Formed in Manhattan Beach, California nearly 40 years ago, the Descendents have evolved into being one of punk’s most influential bands of all time. Blink-182, Sublime, FIDLAR, Mike Watt and YACHT are just a few of the artists that have recorded Descendents covers over the years. In spite of that widespread acclaim, the group has notably taken a number of hiatuses over the years, with the release years of its last three studio albums being 1996, 2004 and 2016.
A quartet comprised of four songwriters, things never slowed down for the members of the Descendents, as shown in its recent documentary, Filmage. Drummer Bill Stevenson has produced albums by NOFX, Rise Against, MxPx and The Lemonheads. Guitarist Stephen Egerton has collaborated with Bill on production projects beyond playing in bands like Auto Da Fe, 40Engine and The Seven Degrees Of Stephen Egerton; he also runs Armstrong Studios in Tulsa. Bassist Karl Alvarez has been part of Gogol Bordello, The Last, The Real McKenzies and Underminer at various points. The drummer, guitarist and bassist were also three-fourths of the band All, which released nine albums between 1988 and 2000, as frontman Milo Aukerman had left the Descendents in the mid-1980s to earn a doctorate in biology from University of California, San Diego.
In support of this year’s Hypercaffium Spazzinate — as recorded for long-time label Epitaph Records — the Descendents have returned to the road with a headlining tour. The New York City stop on the tour will take place on Oct. 8 at the PlayStation Theater. In support of that show, Milo spoke to Downtown. Milo and band can be followed via Tumblr, Twitter and Facebook.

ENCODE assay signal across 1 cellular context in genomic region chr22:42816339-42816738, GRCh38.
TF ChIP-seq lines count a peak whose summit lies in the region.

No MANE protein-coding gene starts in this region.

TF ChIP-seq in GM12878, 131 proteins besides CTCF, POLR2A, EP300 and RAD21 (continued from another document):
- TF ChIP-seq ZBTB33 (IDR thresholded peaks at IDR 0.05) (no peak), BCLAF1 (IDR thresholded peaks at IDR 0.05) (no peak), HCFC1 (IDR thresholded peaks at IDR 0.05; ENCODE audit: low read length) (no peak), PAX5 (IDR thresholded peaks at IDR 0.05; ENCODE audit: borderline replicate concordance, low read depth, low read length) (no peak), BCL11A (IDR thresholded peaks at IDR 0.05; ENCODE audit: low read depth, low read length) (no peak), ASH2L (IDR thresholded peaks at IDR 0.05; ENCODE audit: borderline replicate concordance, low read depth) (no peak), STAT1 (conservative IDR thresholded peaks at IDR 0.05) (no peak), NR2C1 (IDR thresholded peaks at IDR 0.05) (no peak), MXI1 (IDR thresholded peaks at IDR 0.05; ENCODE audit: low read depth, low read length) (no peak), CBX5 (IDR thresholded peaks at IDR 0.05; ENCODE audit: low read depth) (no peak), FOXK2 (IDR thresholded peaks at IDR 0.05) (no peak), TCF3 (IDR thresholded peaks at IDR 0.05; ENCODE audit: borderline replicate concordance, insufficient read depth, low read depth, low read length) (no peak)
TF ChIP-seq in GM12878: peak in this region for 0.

Where was the first gig you ever played in New York? What do you remember about it?
Milo Aukerman: We played CBGB in 1985. Of course, we were in awe of the place, with all the punk history associated with it. I vividly remember the bathroom, which was a complete dump. You wanted to get in and out of there as fast as you can, except the graffiti in the bathroom was top-notch and deserved to be read, so I held my nose and stayed in there a while.
Do you remember the first time you heard your band being covered?
MA: I remember someone telling me Sublime had covered our song “Hope.” I hadn’t heard of Sublime, and in fact it took me a while to get into them. The self titled album is brilliant, and it got me to listen back to 40 Oz. Of Freedom, where I finally heard the cover. I guess it’s OK, although they do so many other covers better.
When The Descendents regrouped for some shows in 2010, you had been careful not to call it a reunion. Having put out a new album this year, is it still not a reunion?
MA: No, because we never split up in the first place. Sure, we took extremely long breaks, but because we are all lifelong friends it never felt like we’d “moved on.” And every time we have reconnected to do music, it has felt so natural and “preordained,” in a sense. So we don’t feel reunited, just tighter friends with each other!
Speaking of reunions, The Misfits — a band which formed around the time that The Descendents did — reunited with Glenn Danzig for a series of festivals. Is that a group that you ever shared a bill with?
MA: No. We didn’t have much contact with them back in the early 80’s because we hadn’t toured outside of California. Then they were already broken up by the time we were touring for real, in 1985 to 1987. I did get a chance to see them in 1982, with the Necros opening up, in San Diego. Very cool show.
Are there any bands that you are still hoping would reunite?
MA: First on the list would have to be the Cheifs, an L.A. band that existed in the late 70’s/early 80’s. They put out a single and contributed to a few compilation albums, and it’s all great punk rock. Check out Hollywest Crisis, it’s their entire collection of songs. Bill, our drummer, actually contacted the Cheifs about playing a reunion show. It was gonna be a surprise birthday for me a few years ago…but they couldn’t do it.